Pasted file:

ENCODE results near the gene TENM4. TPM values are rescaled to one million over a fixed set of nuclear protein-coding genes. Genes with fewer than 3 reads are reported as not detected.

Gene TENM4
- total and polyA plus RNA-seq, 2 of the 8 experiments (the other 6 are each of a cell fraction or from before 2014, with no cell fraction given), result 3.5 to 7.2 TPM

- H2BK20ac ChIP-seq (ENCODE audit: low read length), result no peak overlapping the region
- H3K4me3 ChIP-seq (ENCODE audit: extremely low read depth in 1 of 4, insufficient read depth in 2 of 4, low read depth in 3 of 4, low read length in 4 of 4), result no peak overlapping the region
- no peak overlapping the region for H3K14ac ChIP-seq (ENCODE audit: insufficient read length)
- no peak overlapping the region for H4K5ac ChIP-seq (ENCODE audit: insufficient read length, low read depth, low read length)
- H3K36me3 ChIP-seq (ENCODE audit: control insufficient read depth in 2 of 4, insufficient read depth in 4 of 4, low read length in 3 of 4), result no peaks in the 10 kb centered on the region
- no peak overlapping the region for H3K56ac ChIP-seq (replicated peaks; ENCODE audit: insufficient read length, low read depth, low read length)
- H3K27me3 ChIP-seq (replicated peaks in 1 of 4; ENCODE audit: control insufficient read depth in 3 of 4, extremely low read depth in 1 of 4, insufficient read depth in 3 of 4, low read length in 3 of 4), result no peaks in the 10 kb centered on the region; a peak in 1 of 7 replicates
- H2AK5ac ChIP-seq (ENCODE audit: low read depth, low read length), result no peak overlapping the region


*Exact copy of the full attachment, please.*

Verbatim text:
ENCODE results near the gene TENM4. TPM values are rescaled to one million over a fixed set of nuclear protein-coding genes. Genes with fewer than 3 reads are reported as not detected.

Gene TENM4
- total and polyA plus RNA-seq, 2 of the 8 experiments (the other 6 are each of a cell fraction or from before 2014, with no cell fraction given), result 3.5 to 7.2 TPM

- H2BK20ac ChIP-seq (ENCODE audit: low read length), result no peak overlapping the region
- H3K4me3 ChIP-seq (ENCODE audit: extremely low read depth in 1 of 4, insufficient read depth in 2 of 4, low read depth in 3 of 4, low read length in 4 of 4), result no peak overlapping the region
- no peak overlapping the region for H3K14ac ChIP-seq (ENCODE audit: insufficient read length)
- no peak overlapping the region for H4K5ac ChIP-seq (ENCODE audit: insufficient read length, low read depth, low read length)
- H3K36me3 ChIP-seq (ENCODE audit: control insufficient read depth in 2 of 4, insufficient read depth in 4 of 4, low read length in 3 of 4), result no peaks in the 10 kb centered on the region
- no peak overlapping the region for H3K56ac ChIP-seq (replicated peaks; ENCODE audit: insufficient read length, low read depth, low read length)
- H3K27me3 ChIP-seq (replicated peaks in 1 of 4; ENCODE audit: control insufficient read depth in 3 of 4, extremely low read depth in 1 of 4, insufficient read depth in 3 of 4, low read length in 3 of 4), result no peaks in the 10 kb centered on the region; a peak in 1 of 7 replicates
- H2AK5ac ChIP-seq (ENCODE audit: low read depth, low read length), result no peak overlapping the region